My calculation of April’s temperature (anomaly) was 0.64C, which is down 0.04C from March. This is based on V4C and HADSST3 data using spherical triangulation. It is the coldest April since 2015.
It was particularly cool across Europe, Central/Western US and in Australia and the Southern Polar region.
2021 so far is significantly cooler, so roughly the same as 2014.
Here is a comparison between my calculation of global temperature data (spherical triangulation) and a sample of CMIP6 models blended so as to to match SST and land data (see here)
Comparison of monthly temperature anomalies and a sample of “blended” models with a common baseline of 1961-1990
The model data are computed as temperature anomalies on the same baseline as the data (1961-1990), so they all align themselves during this 30 year timespan. The real comparison is just on the temperatures trends post 1990.
It seems clear that low sensitivity models are more favoured. This result implies that we can probably expect an average rise in temperature since 1960 of about 1.5C in 2050.
Nick Stokes has an interesting post comparing a blended version of CMIP6 tos/tas to compare models to data. The blending is intended to correct for the fact that Ocean temperatures are measured at the surface (tos) while land temperatures are measured 2m above the surface (tas). He made available the CMIP6 model data in an easy to use csv file. So I thought it would be easy to compare CMIP6 model results to my global temperature monthly data. However I discovered another effect.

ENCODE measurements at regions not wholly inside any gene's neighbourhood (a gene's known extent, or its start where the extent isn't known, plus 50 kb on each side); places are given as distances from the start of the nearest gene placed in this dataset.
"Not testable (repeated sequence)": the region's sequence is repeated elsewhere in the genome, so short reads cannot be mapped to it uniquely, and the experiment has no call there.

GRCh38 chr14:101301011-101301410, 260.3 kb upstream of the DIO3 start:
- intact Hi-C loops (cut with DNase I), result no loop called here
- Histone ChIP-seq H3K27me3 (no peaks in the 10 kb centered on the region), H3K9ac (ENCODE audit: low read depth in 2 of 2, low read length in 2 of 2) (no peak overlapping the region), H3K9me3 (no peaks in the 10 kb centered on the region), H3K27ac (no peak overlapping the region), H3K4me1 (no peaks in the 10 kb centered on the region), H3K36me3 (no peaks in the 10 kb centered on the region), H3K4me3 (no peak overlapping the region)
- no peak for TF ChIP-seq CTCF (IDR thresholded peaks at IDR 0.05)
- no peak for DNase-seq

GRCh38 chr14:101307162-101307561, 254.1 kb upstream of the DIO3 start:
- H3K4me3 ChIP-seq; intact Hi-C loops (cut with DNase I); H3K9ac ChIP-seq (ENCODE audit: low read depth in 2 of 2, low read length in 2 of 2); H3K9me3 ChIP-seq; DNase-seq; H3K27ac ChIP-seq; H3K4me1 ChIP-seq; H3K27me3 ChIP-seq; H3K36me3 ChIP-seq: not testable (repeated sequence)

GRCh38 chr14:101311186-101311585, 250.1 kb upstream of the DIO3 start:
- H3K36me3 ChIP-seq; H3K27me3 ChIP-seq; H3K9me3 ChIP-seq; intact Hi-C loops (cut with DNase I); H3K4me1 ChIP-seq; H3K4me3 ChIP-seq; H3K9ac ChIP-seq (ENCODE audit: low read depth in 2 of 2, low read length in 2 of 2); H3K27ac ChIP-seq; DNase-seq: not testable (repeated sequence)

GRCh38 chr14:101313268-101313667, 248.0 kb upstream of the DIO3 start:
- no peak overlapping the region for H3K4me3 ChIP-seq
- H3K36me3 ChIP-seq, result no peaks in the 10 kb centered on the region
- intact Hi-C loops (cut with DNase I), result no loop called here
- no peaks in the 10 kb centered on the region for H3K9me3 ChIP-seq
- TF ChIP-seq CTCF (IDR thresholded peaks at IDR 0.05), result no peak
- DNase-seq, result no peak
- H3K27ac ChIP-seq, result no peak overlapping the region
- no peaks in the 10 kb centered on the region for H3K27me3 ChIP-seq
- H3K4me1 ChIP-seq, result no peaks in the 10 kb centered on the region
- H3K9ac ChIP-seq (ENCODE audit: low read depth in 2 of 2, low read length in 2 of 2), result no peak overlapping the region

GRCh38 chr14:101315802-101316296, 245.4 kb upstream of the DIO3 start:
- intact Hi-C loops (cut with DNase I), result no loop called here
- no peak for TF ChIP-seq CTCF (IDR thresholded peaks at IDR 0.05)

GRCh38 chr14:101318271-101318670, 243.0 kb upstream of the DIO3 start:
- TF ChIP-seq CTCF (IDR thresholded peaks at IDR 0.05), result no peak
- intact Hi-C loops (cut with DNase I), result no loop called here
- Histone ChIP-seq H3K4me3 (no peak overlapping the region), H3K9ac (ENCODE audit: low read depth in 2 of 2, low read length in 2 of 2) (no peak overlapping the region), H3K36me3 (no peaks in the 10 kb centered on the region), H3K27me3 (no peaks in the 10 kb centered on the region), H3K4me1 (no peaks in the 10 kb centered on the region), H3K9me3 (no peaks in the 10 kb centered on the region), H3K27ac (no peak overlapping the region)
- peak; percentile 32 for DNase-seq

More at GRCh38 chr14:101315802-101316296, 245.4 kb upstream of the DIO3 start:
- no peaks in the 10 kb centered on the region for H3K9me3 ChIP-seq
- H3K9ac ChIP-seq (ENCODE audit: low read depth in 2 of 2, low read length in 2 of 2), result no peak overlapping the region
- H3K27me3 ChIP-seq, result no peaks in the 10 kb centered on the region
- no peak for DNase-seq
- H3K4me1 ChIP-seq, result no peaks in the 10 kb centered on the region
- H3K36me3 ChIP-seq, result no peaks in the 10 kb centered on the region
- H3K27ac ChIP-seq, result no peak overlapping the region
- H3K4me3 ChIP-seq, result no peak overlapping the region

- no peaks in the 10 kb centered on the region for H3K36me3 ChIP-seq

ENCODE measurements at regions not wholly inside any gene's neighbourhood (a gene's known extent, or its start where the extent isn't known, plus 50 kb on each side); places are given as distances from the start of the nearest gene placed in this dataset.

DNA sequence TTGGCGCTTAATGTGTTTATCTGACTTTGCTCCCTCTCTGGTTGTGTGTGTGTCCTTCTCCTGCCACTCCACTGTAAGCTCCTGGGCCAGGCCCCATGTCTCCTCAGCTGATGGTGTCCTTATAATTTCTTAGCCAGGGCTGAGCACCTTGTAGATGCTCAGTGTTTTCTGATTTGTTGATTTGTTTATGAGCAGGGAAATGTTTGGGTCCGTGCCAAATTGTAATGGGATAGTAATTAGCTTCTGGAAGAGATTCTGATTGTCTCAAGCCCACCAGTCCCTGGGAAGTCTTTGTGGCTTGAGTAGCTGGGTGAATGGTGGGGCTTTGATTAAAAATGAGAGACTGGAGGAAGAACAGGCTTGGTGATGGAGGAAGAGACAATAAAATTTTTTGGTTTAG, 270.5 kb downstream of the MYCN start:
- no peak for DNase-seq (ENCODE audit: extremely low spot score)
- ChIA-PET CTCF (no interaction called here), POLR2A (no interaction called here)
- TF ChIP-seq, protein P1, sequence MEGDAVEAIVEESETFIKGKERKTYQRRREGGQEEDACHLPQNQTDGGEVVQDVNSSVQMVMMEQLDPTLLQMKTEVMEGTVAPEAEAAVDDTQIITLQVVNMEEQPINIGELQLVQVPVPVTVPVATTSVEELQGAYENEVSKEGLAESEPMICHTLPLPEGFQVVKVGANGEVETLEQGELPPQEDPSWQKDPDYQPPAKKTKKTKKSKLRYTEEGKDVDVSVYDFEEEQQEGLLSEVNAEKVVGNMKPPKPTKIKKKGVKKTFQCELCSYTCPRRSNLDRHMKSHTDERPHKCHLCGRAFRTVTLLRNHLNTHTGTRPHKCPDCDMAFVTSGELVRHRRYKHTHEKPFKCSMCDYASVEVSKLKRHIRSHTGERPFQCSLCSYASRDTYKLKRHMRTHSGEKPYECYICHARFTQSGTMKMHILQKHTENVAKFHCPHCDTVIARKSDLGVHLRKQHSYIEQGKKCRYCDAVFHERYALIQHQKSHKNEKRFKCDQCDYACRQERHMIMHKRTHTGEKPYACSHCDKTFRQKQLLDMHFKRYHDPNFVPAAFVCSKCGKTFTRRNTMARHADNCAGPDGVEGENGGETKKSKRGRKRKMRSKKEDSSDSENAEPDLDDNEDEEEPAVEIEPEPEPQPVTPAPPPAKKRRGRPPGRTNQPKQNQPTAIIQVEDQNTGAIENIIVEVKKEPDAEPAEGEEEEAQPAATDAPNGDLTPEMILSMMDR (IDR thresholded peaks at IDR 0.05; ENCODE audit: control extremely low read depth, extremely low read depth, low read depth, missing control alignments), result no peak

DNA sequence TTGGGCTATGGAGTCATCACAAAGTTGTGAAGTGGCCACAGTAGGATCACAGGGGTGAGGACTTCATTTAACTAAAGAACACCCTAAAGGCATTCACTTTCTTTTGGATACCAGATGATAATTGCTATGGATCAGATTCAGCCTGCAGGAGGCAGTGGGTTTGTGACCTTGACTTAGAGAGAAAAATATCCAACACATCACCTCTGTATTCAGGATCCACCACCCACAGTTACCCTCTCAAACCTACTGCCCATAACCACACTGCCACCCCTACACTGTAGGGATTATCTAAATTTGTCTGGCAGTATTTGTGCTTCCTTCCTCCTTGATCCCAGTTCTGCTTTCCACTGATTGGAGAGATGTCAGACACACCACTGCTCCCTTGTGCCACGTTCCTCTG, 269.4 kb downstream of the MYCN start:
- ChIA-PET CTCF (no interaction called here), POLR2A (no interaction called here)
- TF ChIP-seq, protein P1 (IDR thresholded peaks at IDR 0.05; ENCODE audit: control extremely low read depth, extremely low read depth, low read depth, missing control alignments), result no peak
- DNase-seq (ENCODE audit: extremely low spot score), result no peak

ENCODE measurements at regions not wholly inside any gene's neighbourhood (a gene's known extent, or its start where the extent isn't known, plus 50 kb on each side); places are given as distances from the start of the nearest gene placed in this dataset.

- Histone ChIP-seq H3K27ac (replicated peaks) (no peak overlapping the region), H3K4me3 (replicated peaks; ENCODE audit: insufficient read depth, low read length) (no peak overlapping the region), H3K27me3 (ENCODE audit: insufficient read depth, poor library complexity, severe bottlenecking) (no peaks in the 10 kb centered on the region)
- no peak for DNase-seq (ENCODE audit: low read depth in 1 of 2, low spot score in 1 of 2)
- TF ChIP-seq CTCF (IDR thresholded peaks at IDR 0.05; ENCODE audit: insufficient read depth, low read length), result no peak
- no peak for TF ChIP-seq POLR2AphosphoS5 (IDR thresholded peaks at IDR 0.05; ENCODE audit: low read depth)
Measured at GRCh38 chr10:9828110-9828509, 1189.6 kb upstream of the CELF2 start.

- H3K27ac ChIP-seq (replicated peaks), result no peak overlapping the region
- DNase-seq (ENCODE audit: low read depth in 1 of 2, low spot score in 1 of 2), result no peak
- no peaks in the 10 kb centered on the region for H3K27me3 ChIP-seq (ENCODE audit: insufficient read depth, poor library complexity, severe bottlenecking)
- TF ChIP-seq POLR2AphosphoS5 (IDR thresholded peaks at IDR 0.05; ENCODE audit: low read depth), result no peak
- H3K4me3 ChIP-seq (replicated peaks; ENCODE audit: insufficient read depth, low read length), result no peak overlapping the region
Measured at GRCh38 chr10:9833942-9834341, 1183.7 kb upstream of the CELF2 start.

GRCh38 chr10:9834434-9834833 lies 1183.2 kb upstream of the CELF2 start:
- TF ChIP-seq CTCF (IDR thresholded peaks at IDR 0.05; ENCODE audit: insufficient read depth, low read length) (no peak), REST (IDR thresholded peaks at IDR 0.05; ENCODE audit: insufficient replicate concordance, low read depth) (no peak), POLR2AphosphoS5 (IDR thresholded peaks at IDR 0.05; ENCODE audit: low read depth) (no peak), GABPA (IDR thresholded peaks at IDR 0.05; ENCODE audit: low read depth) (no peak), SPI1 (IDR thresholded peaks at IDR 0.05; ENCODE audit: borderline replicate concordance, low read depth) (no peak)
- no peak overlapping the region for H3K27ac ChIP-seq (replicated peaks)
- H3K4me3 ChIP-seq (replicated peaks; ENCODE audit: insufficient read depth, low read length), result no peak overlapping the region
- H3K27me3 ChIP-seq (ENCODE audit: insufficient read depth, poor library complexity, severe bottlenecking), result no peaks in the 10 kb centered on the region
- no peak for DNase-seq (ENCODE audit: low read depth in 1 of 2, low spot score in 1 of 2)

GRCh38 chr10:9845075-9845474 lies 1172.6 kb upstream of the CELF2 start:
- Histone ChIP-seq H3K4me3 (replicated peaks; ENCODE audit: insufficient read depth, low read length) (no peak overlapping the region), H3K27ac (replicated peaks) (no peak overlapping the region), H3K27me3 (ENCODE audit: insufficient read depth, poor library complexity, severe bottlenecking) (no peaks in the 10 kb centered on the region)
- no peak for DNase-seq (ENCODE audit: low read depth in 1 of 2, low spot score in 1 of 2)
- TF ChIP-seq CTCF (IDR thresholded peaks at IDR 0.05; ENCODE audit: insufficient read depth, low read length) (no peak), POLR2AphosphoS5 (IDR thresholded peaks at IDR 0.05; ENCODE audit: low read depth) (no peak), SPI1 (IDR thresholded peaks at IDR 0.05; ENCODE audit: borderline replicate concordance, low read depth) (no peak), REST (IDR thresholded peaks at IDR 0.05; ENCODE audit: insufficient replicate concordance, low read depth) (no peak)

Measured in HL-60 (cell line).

CMIP6 monthly temperatures (Univ. Melbourne). Note the regular monthly oscillation in all models . For example the yellow post 2100 model signal (MRI ESM2)
Each model produces a monthly cycle of changing temperatures like a sine wave. The models work in absolute temperatures and you typically find a variation of 4 or 5 degrees during each year. The reason for this is probably 2 fold. Firstly there is an asymmetry between the land/ocean areas in the Northern Hemisphere to that in the Southern Hemisphere. Secondly there is a slightly elliptical orbit of the earth (perihelion/aphelion). This causes the Southern Hemisphere summer to be about 4.1 million miles closer to the sun than the Northern Hemisphere summer. So why don’t we see this in the measured data?
The fact is that none of the global temperature data show any sign of such an oscillation, although it is observed in Meteorological ‘reanalysis’ data. The main reason for this is that everyone always work in temperature ‘anomalies’ so they just calculate deviations from a ‘normal’ monthly average. I always take a 30 year normalisation period for weather stations of 1961-1991 which is the same as HadSST3/4. Let’s compare all 102 CMIP6 models with the data from Nick’s csv file where I calculate model “anomalies” on the same baseline.
Global temperature anomaly data compared to 102 CMIP6 model runs with tos/tas blending. The purple arrow shows the normalisation period for both.
The data are up to March 2012. The agreement appears reasonable good partly because they have been normalised to the same baseline. However more recent temperature data favours those models running slightly cooler.
What I find interesting though is that global temperatures actually change by ~5 degrees every year. This is then superimposed onto an overall global “warming” of just 1 degree over the last 180 years. It is only by using temperature anomalies that this small effect can even be measured. The above monthly model temperature data are derived form monthly temperature data that actually looks like this !